It’s Okay To Start Over.

“It’s humbling to start fresh. It takes a lot of courage. But it can be reinvigorating. You just have to put your ego on a shelf & tell it to be quiet.” ~ Jennifer Ritchie Payette

This project was simple enough.  It was the one that made me get over my fear  hatred of dpns — which is big cause I’ve declared ad nauseum on here how much I hate them  — with absolutely no ladders!

DPNs

I got to the point where I was a few stitches from finishing and that’s after  I caught all of the dropped stitches then went merrily along without a complaint.  But then I decided to try the hat on Ferdinand — y’all don’t laugh cause you know already that all my toys have names.    😀

It was kinda loose in the brim, and I thought it could do well with an image either done in intarsia or duplicate stitches.  You know … to kind spruce it up a little.  My friend Laurie didn’t care, she just wanted the hat, but I cared.  It was fine the way it was, there were no mistakes showing, I could have given it to her.  But I knew the project could have been better.

 Almost Done

So I put my ego aside.  I embraced all that it can be from starting over, then I frogged it.

Starting Over

It’s hard to start over.  Sometimes in doing so, you have to either travel new, unknown roads or traverse again roads you’ve traveled before or experience a combination of both.  But in my mind, knowing that you need to start over and making the attempt is courageous.  It gives you, as one of my old professors used to say, “gristle for the mill”.   This lesson can be applied to life, or a project.  No matter which one, the object is the same — that starting over might take some effort, but it’s an opportunity to do better than you did the first time around.   No matter how many times you have to start again.

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15 comments

  1. I’ve frogged so many projects even Penelope from The Odyssey gives me the side eye, lol. But I like to be a perfectionist when it comes to knitting certain things, especially if it’s for other people. Most people wouldn’t see the mistakes in what I knit unless I point it out to them or they knit themselves, but it’s the fact that I see them that bothers me.

    1. That’s why we get along. I tried to tell Laurie what was wrong with the hat … she just didn’t see it! Kept giving me the side eye! 😀 Once I know, it’s hard for me to not fix it. It just is!

  2. girl, I usually start over each project that I make twice or three times!!! I’ve been working on a sweater and this is my third time re-making it and I was past the sleeves, working on the body length! I was salty!!! But the way i see it, I am not knitting to be productive! I enjoyed each stitch that I knitted. This is my first sweater, it is an investment in yarn, time and I want to wear it for several seasons! I remember wearing clothes of my mother and I want to make quality clothes that will stand the test of time….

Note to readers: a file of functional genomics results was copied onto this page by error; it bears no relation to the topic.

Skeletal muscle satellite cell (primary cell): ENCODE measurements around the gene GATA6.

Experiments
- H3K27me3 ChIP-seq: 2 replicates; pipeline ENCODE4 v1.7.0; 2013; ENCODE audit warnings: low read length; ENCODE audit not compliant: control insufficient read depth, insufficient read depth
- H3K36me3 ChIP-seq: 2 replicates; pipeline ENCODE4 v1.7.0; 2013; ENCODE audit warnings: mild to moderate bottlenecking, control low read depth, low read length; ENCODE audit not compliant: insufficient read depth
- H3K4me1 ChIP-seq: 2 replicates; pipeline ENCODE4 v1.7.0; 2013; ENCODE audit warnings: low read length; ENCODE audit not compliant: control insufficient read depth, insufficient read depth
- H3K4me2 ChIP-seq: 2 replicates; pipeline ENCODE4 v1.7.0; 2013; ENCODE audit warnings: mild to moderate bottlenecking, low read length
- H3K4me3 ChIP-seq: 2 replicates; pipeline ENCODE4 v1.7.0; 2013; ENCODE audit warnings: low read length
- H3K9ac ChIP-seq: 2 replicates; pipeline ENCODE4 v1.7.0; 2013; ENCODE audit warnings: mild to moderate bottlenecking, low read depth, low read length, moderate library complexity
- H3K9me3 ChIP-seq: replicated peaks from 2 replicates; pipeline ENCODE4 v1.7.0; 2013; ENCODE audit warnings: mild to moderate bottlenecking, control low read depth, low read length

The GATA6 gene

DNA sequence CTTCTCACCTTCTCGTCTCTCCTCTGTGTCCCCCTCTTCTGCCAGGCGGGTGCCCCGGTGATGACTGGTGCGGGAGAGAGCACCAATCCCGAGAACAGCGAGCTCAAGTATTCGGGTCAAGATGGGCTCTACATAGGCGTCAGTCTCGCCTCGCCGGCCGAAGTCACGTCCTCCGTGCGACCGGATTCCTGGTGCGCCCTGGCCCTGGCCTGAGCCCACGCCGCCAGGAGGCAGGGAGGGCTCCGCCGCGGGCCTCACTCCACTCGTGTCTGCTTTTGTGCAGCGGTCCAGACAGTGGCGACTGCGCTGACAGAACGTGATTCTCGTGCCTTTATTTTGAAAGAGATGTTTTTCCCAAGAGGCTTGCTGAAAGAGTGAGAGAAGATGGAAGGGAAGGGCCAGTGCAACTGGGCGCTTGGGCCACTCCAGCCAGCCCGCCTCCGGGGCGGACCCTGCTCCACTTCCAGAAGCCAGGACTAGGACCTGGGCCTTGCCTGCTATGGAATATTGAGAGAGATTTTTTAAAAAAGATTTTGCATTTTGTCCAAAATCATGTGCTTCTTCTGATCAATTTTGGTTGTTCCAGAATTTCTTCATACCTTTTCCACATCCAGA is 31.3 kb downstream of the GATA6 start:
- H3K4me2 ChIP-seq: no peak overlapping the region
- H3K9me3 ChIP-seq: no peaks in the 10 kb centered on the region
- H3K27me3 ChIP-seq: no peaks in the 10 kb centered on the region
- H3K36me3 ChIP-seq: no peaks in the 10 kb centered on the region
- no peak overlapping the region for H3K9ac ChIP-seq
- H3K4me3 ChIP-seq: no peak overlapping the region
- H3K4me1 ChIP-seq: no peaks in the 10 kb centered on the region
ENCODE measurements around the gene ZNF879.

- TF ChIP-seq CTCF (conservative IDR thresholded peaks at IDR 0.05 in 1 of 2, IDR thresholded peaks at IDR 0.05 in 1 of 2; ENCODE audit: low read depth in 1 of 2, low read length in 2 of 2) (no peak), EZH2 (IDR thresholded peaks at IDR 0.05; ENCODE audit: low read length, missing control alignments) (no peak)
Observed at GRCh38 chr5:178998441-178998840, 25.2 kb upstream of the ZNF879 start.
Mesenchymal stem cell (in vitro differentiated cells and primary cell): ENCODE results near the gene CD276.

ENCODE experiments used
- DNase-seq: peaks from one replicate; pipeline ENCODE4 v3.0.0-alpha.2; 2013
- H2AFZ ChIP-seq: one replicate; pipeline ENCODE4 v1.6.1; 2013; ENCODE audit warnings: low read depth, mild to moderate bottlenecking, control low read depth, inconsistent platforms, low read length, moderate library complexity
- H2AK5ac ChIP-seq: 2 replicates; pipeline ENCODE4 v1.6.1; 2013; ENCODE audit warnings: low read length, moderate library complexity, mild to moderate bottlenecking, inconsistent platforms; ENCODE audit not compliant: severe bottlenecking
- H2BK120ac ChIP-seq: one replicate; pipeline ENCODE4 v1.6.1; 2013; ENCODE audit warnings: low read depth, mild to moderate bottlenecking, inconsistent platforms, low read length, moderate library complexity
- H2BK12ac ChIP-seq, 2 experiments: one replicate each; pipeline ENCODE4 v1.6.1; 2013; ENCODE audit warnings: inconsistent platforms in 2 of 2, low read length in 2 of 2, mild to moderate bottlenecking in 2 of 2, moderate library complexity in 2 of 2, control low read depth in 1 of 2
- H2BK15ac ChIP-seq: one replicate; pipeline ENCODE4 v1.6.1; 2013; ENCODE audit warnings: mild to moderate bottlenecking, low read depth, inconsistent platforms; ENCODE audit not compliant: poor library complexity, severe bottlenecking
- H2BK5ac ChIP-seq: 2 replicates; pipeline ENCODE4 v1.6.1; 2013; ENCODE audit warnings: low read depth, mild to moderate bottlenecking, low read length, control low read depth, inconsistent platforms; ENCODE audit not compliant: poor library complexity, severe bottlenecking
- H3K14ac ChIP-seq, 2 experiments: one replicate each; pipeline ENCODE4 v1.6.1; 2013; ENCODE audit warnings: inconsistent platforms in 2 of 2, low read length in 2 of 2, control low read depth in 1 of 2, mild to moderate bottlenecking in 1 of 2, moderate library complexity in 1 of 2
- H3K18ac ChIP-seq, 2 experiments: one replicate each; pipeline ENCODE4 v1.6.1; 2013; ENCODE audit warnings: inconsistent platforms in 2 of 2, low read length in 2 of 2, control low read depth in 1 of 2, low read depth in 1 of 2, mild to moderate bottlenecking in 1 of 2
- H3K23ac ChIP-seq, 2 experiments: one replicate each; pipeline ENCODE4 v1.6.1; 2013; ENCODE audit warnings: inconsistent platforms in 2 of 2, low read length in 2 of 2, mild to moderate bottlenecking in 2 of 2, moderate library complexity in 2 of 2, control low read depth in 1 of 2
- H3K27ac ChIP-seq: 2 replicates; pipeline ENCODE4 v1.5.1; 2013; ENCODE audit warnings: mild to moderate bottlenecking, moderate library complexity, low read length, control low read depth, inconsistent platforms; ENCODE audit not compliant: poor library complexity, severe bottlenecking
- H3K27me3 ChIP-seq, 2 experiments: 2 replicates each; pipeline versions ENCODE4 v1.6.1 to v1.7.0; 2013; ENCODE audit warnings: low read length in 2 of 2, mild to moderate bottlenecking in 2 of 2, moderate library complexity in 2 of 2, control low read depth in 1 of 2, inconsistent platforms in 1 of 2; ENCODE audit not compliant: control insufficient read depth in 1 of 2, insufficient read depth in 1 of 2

Starting over is great 🙂

    1. I laughed so loud reading that you were salty. I just cant imagine sweet you being salty. 😀

      I’m with you … honestly … I’d like items that are well made and finished. So if starting over is what we have to do … so be it! I’m restarting my Flax sweater this week coming up — that’ll be mad amounts of swatching and the second start for this sweater. But it’s going to happen though!

  3. Hmmm…starting over. If it isn’t right to me, I just can’t go on with it like that. Whether it’s a mistake, technique not working, or i just don’t like the way it looks, I have come to embrace starting over in my projects. I desire a positive response to the finished product. I appreciate that there is an opportunity to begin again.

    -Nizzy

  4. I know the feeling. I’m a process knitter so I don’t feel any remorse about starting over if I don’t like how something looks. I’ve done that several times. It will be lovely.

  5. What!!!! You were theeeeees close to finishing! From one knitter to another, better to frog coz when you don’t feel the love, you just don’t feel the love, no?

  6. I was about halfway through a baby blanket that had all sorts of problems (including being too big). The project was becoming a chore, so I frogged it yesterday and restarted. It’s SO much better now. I went from “It’s alright” (even before I realized the big problem) to “I LOVE it!”
    I had a fear of frogging and that proved that it’s not necessarily always evil.

    It was so worth it to frog, and I suspect you’ll feel the same way when you have that perfect project done. (Congrats on losing the ladders, too! That took me way too long to figure out, myself.)

    1. I had a fear of frogging and that proved that it’s not necessarily always evil.

      ******************************************************************************
      I couldn’t have said it better. I would frog and forget it but now, I’m excited to see what the redo would bring.

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